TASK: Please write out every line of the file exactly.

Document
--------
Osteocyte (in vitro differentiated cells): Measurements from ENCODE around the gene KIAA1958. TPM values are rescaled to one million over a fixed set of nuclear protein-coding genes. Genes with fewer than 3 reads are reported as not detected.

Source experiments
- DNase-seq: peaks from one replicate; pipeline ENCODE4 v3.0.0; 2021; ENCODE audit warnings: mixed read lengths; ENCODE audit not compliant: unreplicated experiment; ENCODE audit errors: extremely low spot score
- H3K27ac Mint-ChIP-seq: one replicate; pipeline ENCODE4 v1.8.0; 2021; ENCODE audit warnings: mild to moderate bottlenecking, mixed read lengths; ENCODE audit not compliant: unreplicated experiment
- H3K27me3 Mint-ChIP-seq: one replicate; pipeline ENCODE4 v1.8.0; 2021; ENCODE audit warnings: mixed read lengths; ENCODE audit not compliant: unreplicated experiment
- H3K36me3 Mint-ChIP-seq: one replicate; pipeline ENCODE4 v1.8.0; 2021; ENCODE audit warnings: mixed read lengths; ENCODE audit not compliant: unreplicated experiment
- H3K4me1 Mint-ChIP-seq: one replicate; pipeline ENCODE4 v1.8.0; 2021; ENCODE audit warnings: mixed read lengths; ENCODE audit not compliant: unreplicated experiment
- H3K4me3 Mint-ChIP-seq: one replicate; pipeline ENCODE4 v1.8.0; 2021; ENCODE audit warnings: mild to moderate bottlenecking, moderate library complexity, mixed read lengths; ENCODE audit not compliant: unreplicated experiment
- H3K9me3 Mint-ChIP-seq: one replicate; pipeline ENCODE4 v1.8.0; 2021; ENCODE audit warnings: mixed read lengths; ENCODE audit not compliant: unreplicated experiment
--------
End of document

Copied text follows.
Osteocyte (in vitro differentiated cells): Measurements from ENCODE around the gene KIAA1958. TPM values are rescaled to one million over a fixed set of nuclear protein-coding genes. Genes with fewer than 3 reads are reported as not detected.

Source experiments
- DNase-seq: peaks from one replicate; pipeline ENCODE4 v3.0.0; 2021; ENCODE audit warnings: mixed read lengths; ENCODE audit not compliant: unreplicated experiment; ENCODE audit errors: extremely low spot score
- H3K27ac Mint-ChIP-seq: one replicate; pipeline ENCODE4 v1.8.0; 2021; ENCODE audit warnings: mild to moderate bottlenecking, mixed read lengths; ENCODE audit not compliant: unreplicated experiment
- H3K27me3 Mint-ChIP-seq: one replicate; pipeline ENCODE4 v1.8.0; 2021; ENCODE audit warnings: mixed read lengths; ENCODE audit not compliant: unreplicated experiment
- H3K36me3 Mint-ChIP-seq: one replicate; pipeline ENCODE4 v1.8.0; 2021; ENCODE audit warnings: mixed read lengths; ENCODE audit not compliant: unreplicated experiment
- H3K4me1 Mint-ChIP-seq: one replicate; pipeline ENCODE4 v1.8.0; 2021; ENCODE audit warnings: mixed read lengths; ENCODE audit not compliant: unreplicated experiment
- H3K4me3 Mint-ChIP-seq: one replicate; pipeline ENCODE4 v1.8.0; 2021; ENCODE audit warnings: mild to moderate bottlenecking, moderate library complexity, mixed read lengths; ENCODE audit not compliant: unreplicated experiment
- H3K9me3 Mint-ChIP-seq: one replicate; pipeline ENCODE4 v1.8.0; 2021; ENCODE audit warnings: mixed read lengths; ENCODE audit not compliant: unreplicated experiment